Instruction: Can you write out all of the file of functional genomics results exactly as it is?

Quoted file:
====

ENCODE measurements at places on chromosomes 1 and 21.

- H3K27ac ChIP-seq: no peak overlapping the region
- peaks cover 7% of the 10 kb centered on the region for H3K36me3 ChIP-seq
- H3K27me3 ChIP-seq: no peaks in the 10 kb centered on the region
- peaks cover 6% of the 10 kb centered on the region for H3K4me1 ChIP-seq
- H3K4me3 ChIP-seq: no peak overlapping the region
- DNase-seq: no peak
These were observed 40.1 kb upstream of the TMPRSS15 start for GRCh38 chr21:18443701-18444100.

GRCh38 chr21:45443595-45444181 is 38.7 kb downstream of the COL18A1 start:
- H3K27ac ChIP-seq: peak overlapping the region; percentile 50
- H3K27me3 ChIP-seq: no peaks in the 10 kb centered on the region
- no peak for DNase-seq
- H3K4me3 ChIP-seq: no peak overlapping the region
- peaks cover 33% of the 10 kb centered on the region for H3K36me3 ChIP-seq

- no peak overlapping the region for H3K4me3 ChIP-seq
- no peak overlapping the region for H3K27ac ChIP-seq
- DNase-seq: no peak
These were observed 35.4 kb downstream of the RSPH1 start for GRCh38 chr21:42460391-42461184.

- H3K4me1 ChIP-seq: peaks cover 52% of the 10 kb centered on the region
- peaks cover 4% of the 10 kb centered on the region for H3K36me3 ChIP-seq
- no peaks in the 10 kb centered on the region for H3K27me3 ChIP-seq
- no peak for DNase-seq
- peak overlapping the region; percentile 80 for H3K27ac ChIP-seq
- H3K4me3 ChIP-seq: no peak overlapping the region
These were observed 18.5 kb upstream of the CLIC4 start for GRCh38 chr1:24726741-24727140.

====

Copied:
ENCODE measurements at places on chromosomes 1 and 21.

- H3K27ac ChIP-seq: no peak overlapping the region
- peaks cover 7% of the 10 kb centered on the region for H3K36me3 ChIP-seq
- H3K27me3 ChIP-seq: no peaks in the 10 kb centered on the region
- peaks cover 6% of the 10 kb centered on the region for H3K4me1 ChIP-seq
- H3K4me3 ChIP-seq: no peak overlapping the region
- DNase-seq: no peak
These were observed 40.1 kb upstream of the TMPRSS15 start for GRCh38 chr21:18443701-18444100.

GRCh38 chr21:45443595-45444181 is 38.7 kb downstream of the COL18A1 start:
- H3K27ac ChIP-seq: peak overlapping the region; percentile 50
- H3K27me3 ChIP-seq: no peaks in the 10 kb centered on the region
- no peak for DNase-seq
- H3K4me3 ChIP-seq: no peak overlapping the region
- peaks cover 33% of the 10 kb centered on the region for H3K36me3 ChIP-seq

- no peak overlapping the region for H3K4me3 ChIP-seq
- no peak overlapping the region for H3K27ac ChIP-seq
- DNase-seq: no peak
These were observed 35.4 kb downstream of the RSPH1 start for GRCh38 chr21:42460391-42461184.

- H3K4me1 ChIP-seq: peaks cover 52% of the 10 kb centered on the region
- peaks cover 4% of the 10 kb centered on the region for H3K36me3 ChIP-seq
- no peaks in the 10 kb centered on the region for H3K27me3 ChIP-seq
- no peak for DNase-seq
- peak overlapping the region; percentile 80 for H3K27ac ChIP-seq
- H3K4me3 ChIP-seq: no peak overlapping the region
These were observed 18.5 kb upstream of the CLIC4 start for GRCh38 chr1:24726741-24727140.